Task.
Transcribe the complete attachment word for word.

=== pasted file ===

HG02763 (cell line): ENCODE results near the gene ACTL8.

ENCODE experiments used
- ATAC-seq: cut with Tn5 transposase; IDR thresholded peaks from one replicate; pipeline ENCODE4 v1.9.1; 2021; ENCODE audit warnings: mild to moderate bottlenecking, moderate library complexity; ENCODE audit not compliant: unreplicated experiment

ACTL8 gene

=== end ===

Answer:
HG02763 (cell line): ENCODE results near the gene ACTL8.

ENCODE experiments used
- ATAC-seq: cut with Tn5 transposase; IDR thresholded peaks from one replicate; pipeline ENCODE4 v1.9.1; 2021; ENCODE audit warnings: mild to moderate bottlenecking, moderate library complexity; ENCODE audit not compliant: unreplicated experiment

ACTL8 gene